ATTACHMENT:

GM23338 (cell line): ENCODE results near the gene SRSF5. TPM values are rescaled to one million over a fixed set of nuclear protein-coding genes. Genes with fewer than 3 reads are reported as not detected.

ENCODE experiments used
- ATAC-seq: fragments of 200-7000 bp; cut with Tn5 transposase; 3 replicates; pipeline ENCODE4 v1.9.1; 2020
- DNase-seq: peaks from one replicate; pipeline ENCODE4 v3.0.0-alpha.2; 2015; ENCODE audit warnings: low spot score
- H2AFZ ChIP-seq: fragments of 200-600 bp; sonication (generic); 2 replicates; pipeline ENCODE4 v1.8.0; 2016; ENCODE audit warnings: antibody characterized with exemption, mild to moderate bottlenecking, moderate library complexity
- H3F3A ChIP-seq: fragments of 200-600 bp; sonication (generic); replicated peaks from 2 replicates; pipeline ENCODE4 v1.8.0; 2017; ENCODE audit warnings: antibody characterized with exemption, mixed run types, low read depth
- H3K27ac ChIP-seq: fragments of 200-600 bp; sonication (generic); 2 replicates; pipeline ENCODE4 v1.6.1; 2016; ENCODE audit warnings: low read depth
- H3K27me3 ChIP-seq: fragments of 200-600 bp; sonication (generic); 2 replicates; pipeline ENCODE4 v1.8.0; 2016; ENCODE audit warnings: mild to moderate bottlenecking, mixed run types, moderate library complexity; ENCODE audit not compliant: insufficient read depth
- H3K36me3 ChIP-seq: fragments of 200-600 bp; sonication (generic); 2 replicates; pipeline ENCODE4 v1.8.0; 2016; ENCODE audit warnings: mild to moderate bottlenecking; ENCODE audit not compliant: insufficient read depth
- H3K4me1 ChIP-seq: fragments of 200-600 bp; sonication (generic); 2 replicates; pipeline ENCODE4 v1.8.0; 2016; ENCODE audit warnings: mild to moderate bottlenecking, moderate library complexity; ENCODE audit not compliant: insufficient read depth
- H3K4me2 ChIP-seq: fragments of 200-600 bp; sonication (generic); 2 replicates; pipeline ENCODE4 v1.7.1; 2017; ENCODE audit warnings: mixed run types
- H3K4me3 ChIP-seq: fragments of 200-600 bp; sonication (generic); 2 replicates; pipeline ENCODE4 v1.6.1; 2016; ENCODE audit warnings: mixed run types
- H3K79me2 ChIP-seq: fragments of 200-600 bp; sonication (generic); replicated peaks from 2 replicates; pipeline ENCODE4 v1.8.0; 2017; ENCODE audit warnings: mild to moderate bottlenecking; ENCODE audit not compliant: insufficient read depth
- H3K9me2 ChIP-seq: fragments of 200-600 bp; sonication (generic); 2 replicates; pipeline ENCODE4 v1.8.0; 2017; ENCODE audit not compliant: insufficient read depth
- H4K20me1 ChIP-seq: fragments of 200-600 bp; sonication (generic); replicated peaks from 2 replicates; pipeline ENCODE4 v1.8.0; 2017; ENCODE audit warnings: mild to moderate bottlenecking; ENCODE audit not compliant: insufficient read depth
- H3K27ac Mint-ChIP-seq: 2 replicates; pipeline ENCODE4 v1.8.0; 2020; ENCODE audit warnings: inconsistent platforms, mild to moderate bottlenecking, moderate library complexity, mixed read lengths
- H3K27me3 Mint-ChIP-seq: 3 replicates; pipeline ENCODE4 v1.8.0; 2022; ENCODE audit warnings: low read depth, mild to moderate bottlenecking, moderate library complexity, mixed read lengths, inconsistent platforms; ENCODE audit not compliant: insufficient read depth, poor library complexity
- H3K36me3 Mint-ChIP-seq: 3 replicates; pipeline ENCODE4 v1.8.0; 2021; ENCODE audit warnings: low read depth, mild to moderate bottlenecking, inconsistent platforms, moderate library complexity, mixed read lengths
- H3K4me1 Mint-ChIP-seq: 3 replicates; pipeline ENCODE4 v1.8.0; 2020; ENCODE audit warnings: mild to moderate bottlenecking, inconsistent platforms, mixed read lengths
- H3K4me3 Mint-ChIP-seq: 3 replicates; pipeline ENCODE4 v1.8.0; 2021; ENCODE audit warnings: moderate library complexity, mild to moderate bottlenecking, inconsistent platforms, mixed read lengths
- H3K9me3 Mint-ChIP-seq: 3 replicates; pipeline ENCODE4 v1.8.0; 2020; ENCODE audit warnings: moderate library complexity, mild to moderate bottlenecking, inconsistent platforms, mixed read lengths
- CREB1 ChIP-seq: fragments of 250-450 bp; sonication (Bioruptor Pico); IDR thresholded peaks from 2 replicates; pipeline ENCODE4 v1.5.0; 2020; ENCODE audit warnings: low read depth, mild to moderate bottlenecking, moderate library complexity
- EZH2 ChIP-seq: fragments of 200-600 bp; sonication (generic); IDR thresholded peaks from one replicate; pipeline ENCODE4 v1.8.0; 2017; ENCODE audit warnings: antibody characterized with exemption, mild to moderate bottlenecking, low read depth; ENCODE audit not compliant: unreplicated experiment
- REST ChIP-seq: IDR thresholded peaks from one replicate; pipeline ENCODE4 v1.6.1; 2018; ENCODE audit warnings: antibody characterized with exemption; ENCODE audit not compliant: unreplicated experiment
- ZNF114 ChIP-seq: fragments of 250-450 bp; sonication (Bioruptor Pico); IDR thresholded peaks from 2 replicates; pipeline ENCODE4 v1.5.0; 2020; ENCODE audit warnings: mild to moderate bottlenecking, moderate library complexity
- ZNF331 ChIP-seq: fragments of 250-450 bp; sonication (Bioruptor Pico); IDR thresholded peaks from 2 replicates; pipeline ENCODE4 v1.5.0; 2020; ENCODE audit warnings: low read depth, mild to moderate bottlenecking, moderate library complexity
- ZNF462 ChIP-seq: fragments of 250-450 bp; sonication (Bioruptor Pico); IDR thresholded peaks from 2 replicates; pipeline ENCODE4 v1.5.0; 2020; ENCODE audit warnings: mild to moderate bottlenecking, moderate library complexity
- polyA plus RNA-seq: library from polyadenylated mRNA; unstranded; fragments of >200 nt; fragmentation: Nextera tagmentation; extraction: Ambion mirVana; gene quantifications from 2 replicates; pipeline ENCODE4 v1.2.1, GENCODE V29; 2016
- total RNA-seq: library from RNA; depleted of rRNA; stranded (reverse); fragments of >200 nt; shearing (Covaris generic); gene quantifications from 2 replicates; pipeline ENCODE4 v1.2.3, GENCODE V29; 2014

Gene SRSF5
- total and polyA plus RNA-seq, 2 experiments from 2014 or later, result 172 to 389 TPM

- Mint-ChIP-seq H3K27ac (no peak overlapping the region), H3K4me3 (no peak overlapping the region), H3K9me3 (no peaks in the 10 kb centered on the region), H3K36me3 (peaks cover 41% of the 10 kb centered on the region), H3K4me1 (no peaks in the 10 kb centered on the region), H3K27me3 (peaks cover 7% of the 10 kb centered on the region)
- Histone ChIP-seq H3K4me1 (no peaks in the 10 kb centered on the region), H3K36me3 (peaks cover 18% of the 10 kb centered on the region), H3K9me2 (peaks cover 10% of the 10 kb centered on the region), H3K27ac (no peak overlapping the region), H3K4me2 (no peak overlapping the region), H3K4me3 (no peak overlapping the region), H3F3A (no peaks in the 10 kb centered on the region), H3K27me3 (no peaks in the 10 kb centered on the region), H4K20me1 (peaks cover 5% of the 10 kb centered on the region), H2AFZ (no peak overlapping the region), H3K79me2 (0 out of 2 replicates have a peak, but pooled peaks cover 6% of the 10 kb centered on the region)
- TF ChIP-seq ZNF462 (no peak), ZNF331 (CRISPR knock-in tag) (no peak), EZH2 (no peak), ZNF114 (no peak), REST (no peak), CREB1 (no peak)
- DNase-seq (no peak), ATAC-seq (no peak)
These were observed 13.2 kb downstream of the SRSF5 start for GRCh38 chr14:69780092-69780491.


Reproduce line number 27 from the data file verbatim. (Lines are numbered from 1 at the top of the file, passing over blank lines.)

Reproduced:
- ZNF462 ChIP-seq: fragments of 250-450 bp; sonication (Bioruptor Pico); IDR thresholded peaks from 2 replicates; pipeline ENCODE4 v1.5.0; 2020; ENCODE audit warnings: mild to moderate bottlenecking, moderate library complexity